The Pick-a-Pushover-Parent Plot


When I was in my early teens, I joined my first club; the Columbia Record Club. How could any kid resist their offer, a gazillion records for a buck? And each month for the next three years they’d send another long-play hi-fidelity album to evaluate risk-free. Wow! I was in heaven. As a teen, I was a man of certain means. I had the offer. I had ingenuity. And I had a buck.

records2I could hardly wait for the day I’d be spinning new tunes. Allowing “4-6 weeks for delivery” seemed like a death sentence. At last, the hefty package arrived. The buck was spent, the offer arrived, now was the time for ingenuity. I had no stereo.

No worries. For this occasion, mom was my push-over of choice. Because she loved music (coming from a long line of musicians), she was sure to be receptive to my dilemma. How could she let such a robust collection of music just sit and collect dust? Amazingly, despite my dad’s objections, or maybe because of them, she parted with $350 to buy me a new stereo. That was too easy. It was probably the best return on a dollar investment I’ve ever made. I knew not to push it, however. It was best to wait awhile before approaching her with the opportunity to buy out the remaining 3-year obligation on my Club membership.

My youthful conniving taught me one thing – how to be on the lookout for it with my own children. They are as keenly aware, as I was then, of how to read the receptivity of their parents to their desires. For instance, if they want a movie, or junk food, or entertainment, they know Dad’s more likely to give them the nod, without asking first if chores are done. If they want friends to come and sleep over, they approach Mom instead.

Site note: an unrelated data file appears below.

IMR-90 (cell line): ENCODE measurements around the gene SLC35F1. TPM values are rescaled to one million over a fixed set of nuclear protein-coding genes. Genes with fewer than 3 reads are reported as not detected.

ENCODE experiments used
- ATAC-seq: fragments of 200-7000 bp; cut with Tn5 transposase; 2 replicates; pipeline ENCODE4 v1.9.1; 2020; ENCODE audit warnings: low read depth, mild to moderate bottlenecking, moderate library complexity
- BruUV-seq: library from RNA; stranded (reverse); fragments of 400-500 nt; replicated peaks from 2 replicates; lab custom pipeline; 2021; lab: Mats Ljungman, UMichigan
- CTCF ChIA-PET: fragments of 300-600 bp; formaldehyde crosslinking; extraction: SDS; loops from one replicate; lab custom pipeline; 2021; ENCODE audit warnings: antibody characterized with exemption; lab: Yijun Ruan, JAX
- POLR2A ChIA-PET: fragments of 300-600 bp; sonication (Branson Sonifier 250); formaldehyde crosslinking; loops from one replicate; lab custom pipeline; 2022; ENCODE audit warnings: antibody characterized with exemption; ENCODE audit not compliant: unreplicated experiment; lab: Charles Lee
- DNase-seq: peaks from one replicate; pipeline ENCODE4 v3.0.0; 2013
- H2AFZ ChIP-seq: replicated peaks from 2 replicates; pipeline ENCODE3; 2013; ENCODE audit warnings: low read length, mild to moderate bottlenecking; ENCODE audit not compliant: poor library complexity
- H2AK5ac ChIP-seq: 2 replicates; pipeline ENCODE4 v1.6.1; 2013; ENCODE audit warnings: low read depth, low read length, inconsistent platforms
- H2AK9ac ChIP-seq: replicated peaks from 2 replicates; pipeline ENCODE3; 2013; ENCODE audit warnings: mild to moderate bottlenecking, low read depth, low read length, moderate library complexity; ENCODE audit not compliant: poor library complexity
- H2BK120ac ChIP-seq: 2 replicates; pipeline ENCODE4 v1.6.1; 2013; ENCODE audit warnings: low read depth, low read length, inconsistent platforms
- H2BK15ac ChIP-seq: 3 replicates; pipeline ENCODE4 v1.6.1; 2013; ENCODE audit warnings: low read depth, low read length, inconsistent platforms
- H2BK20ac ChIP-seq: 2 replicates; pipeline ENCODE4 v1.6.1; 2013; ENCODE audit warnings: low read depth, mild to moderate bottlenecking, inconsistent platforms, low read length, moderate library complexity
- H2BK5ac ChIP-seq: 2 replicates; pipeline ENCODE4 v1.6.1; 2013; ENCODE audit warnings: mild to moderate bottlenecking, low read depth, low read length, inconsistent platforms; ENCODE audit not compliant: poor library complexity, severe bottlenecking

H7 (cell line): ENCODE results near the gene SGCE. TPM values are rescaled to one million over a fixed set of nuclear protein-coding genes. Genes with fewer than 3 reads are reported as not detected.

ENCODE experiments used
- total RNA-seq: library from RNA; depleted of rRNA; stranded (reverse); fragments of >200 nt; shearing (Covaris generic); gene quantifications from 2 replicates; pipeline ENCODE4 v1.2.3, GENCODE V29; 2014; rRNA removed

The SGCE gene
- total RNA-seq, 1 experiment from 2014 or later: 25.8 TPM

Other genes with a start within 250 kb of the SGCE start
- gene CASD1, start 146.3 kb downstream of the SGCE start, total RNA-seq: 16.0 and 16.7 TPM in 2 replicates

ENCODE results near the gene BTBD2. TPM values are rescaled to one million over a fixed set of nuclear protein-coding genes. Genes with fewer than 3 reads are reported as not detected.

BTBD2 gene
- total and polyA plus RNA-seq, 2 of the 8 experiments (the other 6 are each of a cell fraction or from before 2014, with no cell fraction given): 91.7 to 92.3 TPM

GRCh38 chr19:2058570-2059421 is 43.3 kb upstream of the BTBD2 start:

The trick, of course, comes after a parent answers “no” to a request. As parents we’ve agreed that if either of us says “no,” it’s “no.” And the rule of law in our home is that children obey both parents. There’s no going from one parent to the other hoping for a reversal. That means Anna and I have to be on our toes, regularly communicating about what’s going on. It also means that we share equally in “dispensing permission,” making sure that neither of us is usually perceived as the bad cop. When it may appear that she is always the nay-sayer, I need to either give her the opportunity to be the good cop or put on the black hat myself.

I can’t say our rule of law settles all the bickering, or even the occasional angling to receive those youthful wants, but I can say we haven’t had any unexpected deliveries from the Columbia Record Club.

SOUND OFF: What divide and conquer strategies have your children used on you and how did you handle them?


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2 Responses to “The Pick-a-Pushover-Parent Plot”

  1. Phillip Gibb Says:

    ha ha, I have seen that in action – the kid looking for a reversal from the other parent – in like 2 seconds flat. Amazing.

    I can’t say that my kid has done that – still to learn that one, ha ha ha.


  2. Leary Gates Says:

    Hey Phill!

    Thanks for posting your comment. You’re right, it’s amazing how fast it can happen. I don’t know how I picked up that skill as a kid but I sure know it takes a lot more work now as a dad to be aware of it. Happy fathering!


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